Victorian-era author Elizabeth Gaskell (1810-1865) has been said to have a “wit to challenge Jane Austen’s, a conscience of social struggle unrivalled by Dickens, and charm and values to enrapture George Eliot’s fans.” This is high praise indeed to be mentioned with such exalted literary company, and we are fortune that several of her novels have been recently adapted into movies by the BBC/WGBH: Wives and Daughter (1999), North and South (2004) Cranford (2007) and now Return to Cranford (2009), which will be presented on Masterpiece Classic on the next two Sundays (January 10th & 17th) on PBS. You can read a preview of the series here.

Like Jane Austen, Mrs. Gaskell wrote six major novels, her last novel Wives and Daughters was published posthumously in 1865. Her characters are so engaging and finely drawn that comparisons to Miss Austen are inevitable. We see a bit of the garrulous Miss Bates (Emma), the melodramatic Mrs. Bennet (Pride and Prejudice) and indolent Lady Bertram (Mansfield Park) in Mrs. Gaskell’s characterizations. Life in the village of Cranford has it’s similarities to Meryton (Pride and Prejudice) and Highbury (Emma) with its small close community, shops and market. However, Gaskell’s narrative is much more expansive than Austen’s, introducing a wider social and economic sphere into her characters lives. We also feel the influence of her contemporaries such as author Charles Dickens’ deeper social commentary and moral sensibility throughout her stories.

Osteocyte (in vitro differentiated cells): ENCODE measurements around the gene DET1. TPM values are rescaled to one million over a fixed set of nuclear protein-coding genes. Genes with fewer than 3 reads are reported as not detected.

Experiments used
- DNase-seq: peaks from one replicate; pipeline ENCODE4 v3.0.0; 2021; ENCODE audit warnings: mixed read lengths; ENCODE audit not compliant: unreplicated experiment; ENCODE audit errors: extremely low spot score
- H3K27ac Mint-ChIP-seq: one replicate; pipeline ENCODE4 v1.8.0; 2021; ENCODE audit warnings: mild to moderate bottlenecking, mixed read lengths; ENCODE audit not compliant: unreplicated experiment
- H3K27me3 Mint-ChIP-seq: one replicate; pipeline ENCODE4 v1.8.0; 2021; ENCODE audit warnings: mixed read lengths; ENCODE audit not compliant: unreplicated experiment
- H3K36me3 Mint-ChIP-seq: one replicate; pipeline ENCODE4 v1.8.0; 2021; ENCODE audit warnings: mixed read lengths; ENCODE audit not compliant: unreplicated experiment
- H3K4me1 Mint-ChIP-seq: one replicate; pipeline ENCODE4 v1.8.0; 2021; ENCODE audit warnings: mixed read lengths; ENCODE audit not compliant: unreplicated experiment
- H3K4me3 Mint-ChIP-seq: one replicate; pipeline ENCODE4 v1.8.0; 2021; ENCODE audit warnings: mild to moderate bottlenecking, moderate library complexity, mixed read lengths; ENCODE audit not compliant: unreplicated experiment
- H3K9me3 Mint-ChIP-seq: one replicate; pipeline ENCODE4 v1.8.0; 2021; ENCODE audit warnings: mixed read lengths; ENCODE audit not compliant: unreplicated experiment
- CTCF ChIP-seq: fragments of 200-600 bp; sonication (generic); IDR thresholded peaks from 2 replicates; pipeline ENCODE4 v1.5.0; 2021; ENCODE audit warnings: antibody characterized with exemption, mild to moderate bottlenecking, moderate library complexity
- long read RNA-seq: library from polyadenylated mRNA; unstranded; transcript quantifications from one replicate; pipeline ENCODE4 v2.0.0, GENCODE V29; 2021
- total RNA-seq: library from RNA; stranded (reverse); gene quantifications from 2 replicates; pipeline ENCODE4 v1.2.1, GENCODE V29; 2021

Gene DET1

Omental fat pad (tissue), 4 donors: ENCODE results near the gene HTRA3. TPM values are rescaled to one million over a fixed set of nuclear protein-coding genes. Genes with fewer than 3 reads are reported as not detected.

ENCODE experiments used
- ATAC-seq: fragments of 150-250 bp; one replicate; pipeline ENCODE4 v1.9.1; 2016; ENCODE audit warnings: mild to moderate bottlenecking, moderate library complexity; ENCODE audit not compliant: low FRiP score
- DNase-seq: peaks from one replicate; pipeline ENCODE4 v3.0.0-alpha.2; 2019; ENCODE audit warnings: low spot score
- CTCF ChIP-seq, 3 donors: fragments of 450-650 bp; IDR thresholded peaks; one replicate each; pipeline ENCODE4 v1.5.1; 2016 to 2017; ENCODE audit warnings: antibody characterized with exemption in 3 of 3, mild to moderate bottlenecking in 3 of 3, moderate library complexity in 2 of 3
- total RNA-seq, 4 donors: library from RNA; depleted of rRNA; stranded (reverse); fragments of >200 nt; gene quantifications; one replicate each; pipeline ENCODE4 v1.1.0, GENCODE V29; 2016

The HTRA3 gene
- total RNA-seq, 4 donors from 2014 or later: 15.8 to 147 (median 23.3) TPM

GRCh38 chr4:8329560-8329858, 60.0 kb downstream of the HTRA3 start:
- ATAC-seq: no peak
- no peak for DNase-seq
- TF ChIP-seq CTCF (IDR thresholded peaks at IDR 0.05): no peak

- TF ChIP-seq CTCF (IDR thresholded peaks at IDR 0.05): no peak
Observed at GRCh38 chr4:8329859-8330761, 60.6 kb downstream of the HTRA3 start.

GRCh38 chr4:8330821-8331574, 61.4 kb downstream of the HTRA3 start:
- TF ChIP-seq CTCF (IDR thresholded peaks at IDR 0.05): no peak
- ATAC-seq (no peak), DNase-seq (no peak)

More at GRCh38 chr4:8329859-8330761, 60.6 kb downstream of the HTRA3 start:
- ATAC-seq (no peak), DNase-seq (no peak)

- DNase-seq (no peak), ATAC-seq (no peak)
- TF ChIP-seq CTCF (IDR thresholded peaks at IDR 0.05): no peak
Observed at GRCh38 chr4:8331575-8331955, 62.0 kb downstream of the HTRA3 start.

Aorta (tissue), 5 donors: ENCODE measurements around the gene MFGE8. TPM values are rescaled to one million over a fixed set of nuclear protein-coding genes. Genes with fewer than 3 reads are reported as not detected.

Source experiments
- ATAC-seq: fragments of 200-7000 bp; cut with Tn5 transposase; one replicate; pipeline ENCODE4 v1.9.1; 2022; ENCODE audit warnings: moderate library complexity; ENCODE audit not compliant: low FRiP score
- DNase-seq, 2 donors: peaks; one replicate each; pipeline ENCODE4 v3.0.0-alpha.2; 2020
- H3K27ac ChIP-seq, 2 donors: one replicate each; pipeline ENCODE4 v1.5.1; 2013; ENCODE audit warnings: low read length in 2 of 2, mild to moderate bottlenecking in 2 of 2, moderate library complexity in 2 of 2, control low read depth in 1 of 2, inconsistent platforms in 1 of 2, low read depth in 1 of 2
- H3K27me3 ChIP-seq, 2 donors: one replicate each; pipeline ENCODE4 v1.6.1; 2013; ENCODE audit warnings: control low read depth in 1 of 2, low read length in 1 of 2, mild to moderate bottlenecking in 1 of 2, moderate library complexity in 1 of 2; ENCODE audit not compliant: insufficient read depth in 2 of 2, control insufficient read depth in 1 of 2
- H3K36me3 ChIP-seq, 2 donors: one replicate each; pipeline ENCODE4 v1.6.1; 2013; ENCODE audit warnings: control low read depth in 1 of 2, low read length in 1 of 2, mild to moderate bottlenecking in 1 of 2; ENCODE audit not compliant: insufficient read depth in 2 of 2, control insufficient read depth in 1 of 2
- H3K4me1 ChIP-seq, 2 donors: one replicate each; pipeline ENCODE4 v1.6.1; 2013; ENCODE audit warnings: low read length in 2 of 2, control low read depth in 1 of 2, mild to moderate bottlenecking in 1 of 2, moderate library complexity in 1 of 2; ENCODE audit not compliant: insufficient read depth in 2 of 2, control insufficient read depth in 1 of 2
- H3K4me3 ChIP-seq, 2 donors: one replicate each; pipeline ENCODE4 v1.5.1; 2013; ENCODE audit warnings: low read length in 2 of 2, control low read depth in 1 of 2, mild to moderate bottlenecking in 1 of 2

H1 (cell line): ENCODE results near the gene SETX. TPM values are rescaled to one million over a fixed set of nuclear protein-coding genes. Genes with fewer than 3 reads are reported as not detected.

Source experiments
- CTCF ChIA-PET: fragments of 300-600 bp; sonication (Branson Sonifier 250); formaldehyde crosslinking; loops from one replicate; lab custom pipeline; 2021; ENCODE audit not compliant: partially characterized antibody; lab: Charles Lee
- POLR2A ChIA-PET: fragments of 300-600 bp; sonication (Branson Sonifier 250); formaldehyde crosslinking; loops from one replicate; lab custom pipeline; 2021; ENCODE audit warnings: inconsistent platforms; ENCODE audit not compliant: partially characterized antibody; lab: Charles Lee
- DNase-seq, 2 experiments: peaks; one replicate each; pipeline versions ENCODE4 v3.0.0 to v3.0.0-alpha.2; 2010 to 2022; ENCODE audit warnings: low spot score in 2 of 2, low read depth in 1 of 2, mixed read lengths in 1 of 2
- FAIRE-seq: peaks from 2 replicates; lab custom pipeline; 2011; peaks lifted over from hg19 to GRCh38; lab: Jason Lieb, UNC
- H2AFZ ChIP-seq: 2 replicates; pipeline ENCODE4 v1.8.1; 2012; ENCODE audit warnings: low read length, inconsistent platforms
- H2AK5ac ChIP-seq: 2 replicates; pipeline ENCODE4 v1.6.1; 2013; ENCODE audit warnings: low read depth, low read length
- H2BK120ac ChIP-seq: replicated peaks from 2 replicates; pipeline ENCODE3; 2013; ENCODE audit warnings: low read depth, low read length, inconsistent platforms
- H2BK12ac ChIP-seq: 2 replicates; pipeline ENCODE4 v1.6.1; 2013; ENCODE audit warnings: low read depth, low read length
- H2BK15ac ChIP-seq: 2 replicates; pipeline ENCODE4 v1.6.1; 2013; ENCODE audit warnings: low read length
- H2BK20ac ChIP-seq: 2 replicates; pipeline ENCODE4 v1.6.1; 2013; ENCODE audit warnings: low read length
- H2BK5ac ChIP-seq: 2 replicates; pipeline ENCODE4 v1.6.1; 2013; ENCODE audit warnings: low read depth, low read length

Return to Cranford aired in the UK in December, 2009 and was warmly received. This new series has been highly anticipated by many Masterpiece fans, and a fitting opener to the Masterpiece Classic season which also includes a four part adaptation of Jane Austen’s Emma premiering on January 24th, 2010 staring Romola Garai as the clever, handsome but clueless Miss Woodhouse and Jonny Lee Miller as her disapproving neighbor Mr. Knightley. You can prime yourself for the premiere at these fine sites.